The 2019 summer of protest in Moscow may be a distant memory for Russia’s fast-moving political scene. But dozens of people who protested against the removal of city election candidates have found themselves under investigation – or behind bars. […] Police detained 1,373 people that day according to OVD-Info, an organisation that monitors politically-motivated arrests and prosecutions in Russia. Two days later, Russia’s Investigative Committee opened a criminal investigation into “mass unrest” on 27 July – what has become known as the “Moscow Case” in Russia. […] Here, OVD-Info profiles the dozens of people who have been investigated and sentenced as part of the “Moscow Case”. Open Democracy, 13 April 2020

Freedom of conscience

Six members of Jehovah’s Witnesses banned in Russia face trial

A court in the city of Ulyanovsk will consider a criminal case against six members of Jehovah’s Witnesses, a religious organization banned in Russia, the press service of the Prosecutor General’s Office reports Wednesday. Depending on their alleged role, the defendants are charged with orgzanizing and participating in a religious community prohibited in Russia by court as extremist. RAPSI, 15 April 2020

Prisoners’ rights

Russian Authorities Say Siberian Prison ‘Under Control’ After Riot, Fire

Russian prison officials say the situation at a maximum-security prison in the Irkutsk region is under control following a riot by prisoners that was put down by special-operations forces. The body of one inmate was found in the ruins of a burned-out prison building on April 11, according to Russian state media. The cause of death was not given, but independent local media with contacts among the inmates said the victim committed suicide as security officers stormed the building. RFE/RL, 11 April 2020

Russian rights advocates urge measures preventing riots in prisons and detention centers

Russia’s Presidential Human Rights Council has voiced its opinion that courts need to resume hearings on paroles, mitigating of punishments and transfers to corrective labor in order to bar riots in detention facilities, the body’s press-service informs on Monday. Earlier, the Council’s standing commission on assistance to the Public Monitoring Commission, reform of the penitentiary system and crime prevention has held a working meeting to discuss the causes and circumstances of a riot in a penal colony situated in the Irkutsk Region, and the activities of public monitoring commissions at the time of the pandemic. RAPSI, 13 April 2020

Pandemic Justice: How COVID-19 and coronavirus containment measures have exacerbated problems in Russia’s courts and prisons

In regions and cities across Russia, state officials are taking extraordinary measures to limit people’s movements and curb the spread of coronavirus. On March 18, Russia’s Supreme Court even imposed a moratorium on all hearings across the nation’s judicial system except for particularly “urgent cases,” though judges have enormous leeway here to decide what meets this threshold. Meanwhile, Russia’s prison system has effectively locked down, and observers warn that we now even less know about what happens at these facilities than we did before. Meduza, 17 April 2020

Locked Up During Lockdown: Russia’s Prison Inmates Anxious As Coronavirus Crisis Unfolds

In February, Irina’s son — who is serving a term in a prison in Novosibirsk Oblast — fell seriously ill. Despite a persistent cough and a steady fever, he was unable to see a doctor for days. And when he did, the prison pharmacy was empty and the doctor was unable to give him anything. “I went through a circle of hell to get him some medicine,” Irina — who asked that her real name not be used — told RFE/RL. RFE/RL, 17 April 2020


Arsonists Attack Synagogue In Russia’s Northwestern City Of Arkhangelsk

ARKHANGELSK, Russia — Arsonists have attacked a synagogue in Russia’s northwestern city of Arkhangelsk, the latest attack on the property since 2015. Anatoly Obermeister, the leader of the local Jewish community, told RFE/RL that the culprits used car tires and a combustible substance in the attack, which took place during the early hours of April 13. RFE/RL, 14 April 2020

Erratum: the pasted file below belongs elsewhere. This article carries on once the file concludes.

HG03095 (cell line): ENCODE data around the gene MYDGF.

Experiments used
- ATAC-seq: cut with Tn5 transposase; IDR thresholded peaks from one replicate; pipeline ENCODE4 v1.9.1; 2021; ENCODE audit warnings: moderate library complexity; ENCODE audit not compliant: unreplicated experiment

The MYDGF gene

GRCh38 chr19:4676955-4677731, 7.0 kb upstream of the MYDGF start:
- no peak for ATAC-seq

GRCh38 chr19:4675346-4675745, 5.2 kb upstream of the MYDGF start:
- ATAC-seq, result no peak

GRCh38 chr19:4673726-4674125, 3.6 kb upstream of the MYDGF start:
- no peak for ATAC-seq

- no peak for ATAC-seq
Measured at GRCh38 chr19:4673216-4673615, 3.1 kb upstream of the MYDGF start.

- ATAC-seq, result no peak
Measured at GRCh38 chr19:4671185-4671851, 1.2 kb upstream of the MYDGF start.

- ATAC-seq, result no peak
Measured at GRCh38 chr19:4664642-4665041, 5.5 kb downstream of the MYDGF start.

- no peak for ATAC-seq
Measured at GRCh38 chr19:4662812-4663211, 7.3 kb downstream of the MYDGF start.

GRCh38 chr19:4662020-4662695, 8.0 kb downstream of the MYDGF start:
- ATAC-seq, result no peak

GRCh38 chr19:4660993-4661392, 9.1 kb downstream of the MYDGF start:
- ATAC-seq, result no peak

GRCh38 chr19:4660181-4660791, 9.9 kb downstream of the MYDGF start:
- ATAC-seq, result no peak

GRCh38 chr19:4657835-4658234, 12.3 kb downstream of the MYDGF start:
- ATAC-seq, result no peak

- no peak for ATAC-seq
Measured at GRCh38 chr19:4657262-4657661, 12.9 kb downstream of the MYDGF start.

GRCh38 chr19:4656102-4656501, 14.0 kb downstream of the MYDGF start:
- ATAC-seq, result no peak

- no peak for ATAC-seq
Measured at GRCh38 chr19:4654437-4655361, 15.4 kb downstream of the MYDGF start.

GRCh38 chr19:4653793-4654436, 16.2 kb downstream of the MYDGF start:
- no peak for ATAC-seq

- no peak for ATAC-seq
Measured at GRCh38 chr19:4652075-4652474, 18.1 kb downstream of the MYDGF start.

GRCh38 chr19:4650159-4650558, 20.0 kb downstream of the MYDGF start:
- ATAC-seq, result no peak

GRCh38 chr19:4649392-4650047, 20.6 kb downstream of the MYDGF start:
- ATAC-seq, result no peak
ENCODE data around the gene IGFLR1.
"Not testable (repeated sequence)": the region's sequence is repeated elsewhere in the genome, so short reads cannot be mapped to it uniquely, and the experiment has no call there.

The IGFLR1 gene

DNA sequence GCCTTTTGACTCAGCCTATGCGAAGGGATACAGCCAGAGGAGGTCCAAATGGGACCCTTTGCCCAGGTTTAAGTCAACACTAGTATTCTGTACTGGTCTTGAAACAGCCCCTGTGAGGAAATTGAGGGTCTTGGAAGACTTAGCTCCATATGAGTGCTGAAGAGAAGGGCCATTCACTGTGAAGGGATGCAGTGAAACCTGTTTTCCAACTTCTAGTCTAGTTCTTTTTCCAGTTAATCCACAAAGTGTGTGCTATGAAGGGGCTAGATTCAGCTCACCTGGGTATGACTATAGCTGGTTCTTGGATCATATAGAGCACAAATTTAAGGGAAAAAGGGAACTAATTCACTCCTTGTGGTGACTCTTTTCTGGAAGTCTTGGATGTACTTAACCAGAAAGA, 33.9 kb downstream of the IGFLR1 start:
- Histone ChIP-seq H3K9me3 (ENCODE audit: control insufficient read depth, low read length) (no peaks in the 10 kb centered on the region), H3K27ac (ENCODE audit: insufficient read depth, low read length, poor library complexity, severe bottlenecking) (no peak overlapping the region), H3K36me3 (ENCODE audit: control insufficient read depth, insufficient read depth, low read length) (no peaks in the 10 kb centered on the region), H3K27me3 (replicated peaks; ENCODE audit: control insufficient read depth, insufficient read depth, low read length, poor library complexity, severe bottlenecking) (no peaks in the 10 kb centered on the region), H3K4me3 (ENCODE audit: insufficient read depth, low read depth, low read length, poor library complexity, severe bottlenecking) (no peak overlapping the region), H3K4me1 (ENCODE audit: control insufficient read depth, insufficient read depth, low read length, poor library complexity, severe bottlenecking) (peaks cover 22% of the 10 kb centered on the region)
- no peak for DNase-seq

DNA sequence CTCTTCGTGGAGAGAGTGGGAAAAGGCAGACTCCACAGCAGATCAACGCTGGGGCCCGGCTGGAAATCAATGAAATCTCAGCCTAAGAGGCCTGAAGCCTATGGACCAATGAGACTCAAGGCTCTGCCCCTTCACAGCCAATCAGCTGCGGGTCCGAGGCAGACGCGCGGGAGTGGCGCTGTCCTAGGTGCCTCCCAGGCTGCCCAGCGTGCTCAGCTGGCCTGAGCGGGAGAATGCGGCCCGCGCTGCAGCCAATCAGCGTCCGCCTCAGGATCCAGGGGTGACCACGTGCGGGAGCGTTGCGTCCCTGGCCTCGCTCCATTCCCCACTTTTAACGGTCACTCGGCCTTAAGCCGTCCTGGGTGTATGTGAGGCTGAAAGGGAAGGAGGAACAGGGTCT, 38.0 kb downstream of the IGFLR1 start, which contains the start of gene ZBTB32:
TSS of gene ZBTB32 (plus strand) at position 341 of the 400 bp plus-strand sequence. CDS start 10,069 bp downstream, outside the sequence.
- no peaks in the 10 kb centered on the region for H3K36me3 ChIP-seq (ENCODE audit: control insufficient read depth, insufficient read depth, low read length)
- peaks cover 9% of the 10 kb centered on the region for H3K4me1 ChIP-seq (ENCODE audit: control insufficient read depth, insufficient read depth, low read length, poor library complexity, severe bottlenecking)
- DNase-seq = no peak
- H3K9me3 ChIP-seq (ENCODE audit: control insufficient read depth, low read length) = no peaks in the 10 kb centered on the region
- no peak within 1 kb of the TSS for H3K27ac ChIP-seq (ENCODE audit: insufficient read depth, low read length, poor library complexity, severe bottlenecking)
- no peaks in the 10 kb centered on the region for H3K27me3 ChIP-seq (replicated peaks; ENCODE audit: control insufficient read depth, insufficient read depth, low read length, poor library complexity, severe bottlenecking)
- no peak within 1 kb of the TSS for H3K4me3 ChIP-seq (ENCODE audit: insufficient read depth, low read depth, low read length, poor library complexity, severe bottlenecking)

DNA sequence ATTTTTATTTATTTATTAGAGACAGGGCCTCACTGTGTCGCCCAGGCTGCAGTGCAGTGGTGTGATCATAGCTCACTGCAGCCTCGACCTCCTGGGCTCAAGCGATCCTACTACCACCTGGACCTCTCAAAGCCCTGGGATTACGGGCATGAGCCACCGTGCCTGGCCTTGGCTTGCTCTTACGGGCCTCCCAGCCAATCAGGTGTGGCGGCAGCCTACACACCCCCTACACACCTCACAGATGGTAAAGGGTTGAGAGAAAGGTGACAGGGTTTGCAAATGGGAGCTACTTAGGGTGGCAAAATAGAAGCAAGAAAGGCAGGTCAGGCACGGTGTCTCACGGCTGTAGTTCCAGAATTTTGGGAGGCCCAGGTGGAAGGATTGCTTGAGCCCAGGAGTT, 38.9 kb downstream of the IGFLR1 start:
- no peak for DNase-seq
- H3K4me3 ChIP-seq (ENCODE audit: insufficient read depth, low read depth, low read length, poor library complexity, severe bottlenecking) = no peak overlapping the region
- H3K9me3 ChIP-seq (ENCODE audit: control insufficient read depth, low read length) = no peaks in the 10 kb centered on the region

Domestic violence

With Families Under Lockdown, Domestic Violence Surges

As millions of people shelter at home during the coronavirus pandemic, cases of domestic violence are rising rapidly in Russia, the United States, and elsewhere. Activists say victims face an untenable situation as they are forced into self-isolation with their abusers. RFE/RL, 14 April 2020


New Russian Governors Oppose Controversial Shiyes Landfill in Their Backyard

Two newly appointed leaders in northern Russia have said they oppose a controversial landfill whose construction set off nationwide protests against shipping Moscow’s waste to poorer regions over a year ago. Opposition to construction of the Shiyes landfill in the Arkhangelsk region as a destination for Moscow’s trash grew from a local issue in 2018 to a mass movement a year later. A court ruled to demolish Shiyes in January 2020, though the landfill’s investor has since appealed the decision. The Moscow Times, 17 April 2020


Russia Passes Dual Citizenship Law, Hoping to Add 10M Citizens

Russian lawmakers from both houses of parliament have passed legislation Friday allowing dual Russian citizenship for foreigners, sending it to President Vladimir Putin’s desk less than two weeks after introducing it. Lawmakers have described the amendments to Russia’s citizenship law, which among other steps strike down a requirement to renounce one’s existing citizenship, as “revolutionary.” Their authors expect up to 10 million people, primarily from Russian-speaking populations in the former Soviet republics, to obtain Russian passports as the country tries to fix its demographic crisis. The Moscow Times, 17 April 2020

Presidential Human Rights Council

Russia’s Presidential Human Rights Council Against Marking End Of WWII On September 3

Russia’s Presidential Council for Human Rights (SPCh) has challenged a move by lawmakers to mark the end of World War II on September 3 instead of the internationally recognized date — September 2. SPCh chief Valery Fadeyev has asked Valentina Matviyenko, the chairwoman of the parliament’s upper chamber, the Federation Council, to reject a bill adopted by the lower chamber, the State Duma. Fadayev said that September 3 was already marked in the country as the Day of Solidarity in the Fight against Terrorism to honor hundreds of victims of 2004 Beslan school siege. In its statement, the SPCh called the bill “a mistake.” RFE/RL, 16 April 2020

Leave a Reply